Frank Bunker Gilberth, Sr.

Frank Bunker
Gilberth, Sr.
1868
1924

American Businessman, Early advocate of Scientific Management and a Pioneer of Motion Study, best known as the father and central figure of "Cheaper by the Dozen"

Author Quotes

The greatest misunderstandings occur as to the aims of scientific management. Its fundamental aim is the elimination of waste, the attainment of worth-while desired results with the least necessary amount of time and effort. Scientific management may, and often does, result in expansion, but its primary aim is conservation and savings, making an adequate use of every ounce of energy of any type that is expended.

The Process Chart is a device for visualizing a process as a means of improving it. Every detail of a process is more or less affected by every other detail; therefore the entire process must be presented in such form that it can be visualized all at once before any changes are made in any of its subdivisions. In any subdivision of the process under examination, any changes made without due consideration of all the decisions and all the motions that precede and follow that subdivision will often be found unsuited to the ultimate plan of operation.

There is no waste in the world that equals the waste from needless, ill-directed and ineffective motions.

There is some confusion today as to the meaning of scientific management. This concerns itself with the nature of such management itself, with the scope or field to which such management applies, and with the aims that it desires to attain. Scientific management is simply management that is based upon actual measurement. Its skillful application is an art that must be acquired, but its fundamental principles have the exactness of scientific laws which are open to study by everyone. We have here nothing hidden or occult or secret, like the working practices of an old-time craft; we have here a science that is the result of accurately recorded, exact investigation.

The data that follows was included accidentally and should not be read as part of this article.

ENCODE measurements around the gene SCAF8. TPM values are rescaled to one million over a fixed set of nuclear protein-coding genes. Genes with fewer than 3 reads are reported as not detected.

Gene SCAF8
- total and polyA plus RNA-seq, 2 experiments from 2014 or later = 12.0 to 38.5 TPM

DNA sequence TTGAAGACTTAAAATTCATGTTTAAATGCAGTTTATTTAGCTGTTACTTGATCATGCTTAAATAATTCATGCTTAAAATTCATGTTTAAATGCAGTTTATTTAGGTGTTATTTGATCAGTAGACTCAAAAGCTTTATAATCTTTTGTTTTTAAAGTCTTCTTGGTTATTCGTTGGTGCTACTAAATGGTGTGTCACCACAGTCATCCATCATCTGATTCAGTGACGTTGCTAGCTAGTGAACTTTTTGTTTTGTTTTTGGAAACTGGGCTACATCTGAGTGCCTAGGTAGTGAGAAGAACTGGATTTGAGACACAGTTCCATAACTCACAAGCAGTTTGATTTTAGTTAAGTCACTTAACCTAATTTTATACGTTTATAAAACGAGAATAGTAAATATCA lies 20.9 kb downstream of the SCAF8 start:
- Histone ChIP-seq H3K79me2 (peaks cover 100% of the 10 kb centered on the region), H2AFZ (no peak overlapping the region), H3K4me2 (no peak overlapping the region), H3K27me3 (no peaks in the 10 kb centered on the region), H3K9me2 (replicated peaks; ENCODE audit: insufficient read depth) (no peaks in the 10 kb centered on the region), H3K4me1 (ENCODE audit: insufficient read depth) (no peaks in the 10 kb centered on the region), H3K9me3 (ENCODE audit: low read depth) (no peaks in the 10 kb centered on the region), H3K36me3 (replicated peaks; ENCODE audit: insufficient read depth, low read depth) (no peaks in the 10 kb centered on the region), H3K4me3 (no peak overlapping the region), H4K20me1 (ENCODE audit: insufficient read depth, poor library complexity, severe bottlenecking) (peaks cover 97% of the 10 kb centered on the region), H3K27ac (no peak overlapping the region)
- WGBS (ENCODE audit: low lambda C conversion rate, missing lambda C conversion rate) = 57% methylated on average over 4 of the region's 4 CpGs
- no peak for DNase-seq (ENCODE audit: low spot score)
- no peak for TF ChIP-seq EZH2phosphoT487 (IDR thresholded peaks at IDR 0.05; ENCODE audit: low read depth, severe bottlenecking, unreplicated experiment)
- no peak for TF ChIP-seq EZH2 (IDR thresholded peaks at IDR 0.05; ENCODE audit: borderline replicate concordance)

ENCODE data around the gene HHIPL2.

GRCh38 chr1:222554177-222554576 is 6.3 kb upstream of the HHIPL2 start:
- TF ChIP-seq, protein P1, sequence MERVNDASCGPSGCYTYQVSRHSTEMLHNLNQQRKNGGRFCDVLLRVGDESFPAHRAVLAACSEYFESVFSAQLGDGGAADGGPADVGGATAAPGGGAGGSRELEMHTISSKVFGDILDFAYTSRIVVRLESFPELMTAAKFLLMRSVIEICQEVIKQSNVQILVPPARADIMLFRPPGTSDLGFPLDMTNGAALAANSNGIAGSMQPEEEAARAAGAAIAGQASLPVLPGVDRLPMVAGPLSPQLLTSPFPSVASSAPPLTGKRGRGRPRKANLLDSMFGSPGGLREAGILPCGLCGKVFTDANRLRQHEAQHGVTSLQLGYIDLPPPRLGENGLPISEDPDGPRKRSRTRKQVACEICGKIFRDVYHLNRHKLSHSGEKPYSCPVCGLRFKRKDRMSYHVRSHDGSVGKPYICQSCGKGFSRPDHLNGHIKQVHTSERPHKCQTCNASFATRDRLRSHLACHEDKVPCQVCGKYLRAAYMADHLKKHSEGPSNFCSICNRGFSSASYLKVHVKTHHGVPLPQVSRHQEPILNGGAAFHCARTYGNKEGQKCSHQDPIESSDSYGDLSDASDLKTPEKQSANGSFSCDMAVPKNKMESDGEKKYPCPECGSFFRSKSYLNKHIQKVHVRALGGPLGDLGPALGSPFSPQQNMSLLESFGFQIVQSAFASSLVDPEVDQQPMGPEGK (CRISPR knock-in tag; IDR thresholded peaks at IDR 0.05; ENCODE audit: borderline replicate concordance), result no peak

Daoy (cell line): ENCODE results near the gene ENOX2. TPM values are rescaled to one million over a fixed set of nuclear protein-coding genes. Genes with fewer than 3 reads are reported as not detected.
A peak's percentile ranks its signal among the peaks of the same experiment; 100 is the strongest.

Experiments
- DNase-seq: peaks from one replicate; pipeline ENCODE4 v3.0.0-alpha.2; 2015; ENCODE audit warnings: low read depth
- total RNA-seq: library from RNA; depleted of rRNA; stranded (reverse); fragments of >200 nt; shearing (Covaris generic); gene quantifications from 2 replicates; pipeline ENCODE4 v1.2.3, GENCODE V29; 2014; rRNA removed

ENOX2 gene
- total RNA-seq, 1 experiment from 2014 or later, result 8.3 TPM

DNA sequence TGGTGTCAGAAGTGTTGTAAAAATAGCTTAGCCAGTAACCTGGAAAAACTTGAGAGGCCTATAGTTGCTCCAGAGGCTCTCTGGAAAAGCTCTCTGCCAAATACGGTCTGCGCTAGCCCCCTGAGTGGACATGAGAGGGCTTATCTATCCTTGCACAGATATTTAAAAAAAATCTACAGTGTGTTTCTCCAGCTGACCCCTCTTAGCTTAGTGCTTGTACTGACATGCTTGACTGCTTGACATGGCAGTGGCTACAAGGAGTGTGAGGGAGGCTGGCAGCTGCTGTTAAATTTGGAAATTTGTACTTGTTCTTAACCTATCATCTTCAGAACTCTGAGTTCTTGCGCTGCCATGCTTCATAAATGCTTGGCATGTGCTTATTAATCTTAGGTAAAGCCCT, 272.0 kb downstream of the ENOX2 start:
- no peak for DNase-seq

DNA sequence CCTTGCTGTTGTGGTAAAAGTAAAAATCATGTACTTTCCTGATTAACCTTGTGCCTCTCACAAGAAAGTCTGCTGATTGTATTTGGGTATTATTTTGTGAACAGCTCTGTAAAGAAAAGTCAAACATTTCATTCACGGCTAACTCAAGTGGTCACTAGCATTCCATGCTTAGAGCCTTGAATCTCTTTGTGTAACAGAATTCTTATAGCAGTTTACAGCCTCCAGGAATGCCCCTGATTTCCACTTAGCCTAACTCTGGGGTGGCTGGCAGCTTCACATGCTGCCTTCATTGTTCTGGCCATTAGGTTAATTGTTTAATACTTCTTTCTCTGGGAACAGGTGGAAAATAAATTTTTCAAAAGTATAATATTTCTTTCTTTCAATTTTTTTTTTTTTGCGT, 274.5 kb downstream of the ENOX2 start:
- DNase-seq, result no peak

Advancement of the human factor in industry... varies so much that unless we use measurement and abide by the results, there is no possibility of repeating the process accurately and efficiently at will, or of predicting and controlling the future conditions that assure that advancement.

All human activity is a matter of motion and decision.

Motion Study is a means to permanent and practical waste elimination, — hence a prerequisite to efficient preparedness that shall be adequate, constructive and cumulative.

No definite and permanent advance is made in any kind of work, whether with materials or men, until use is made of measurement.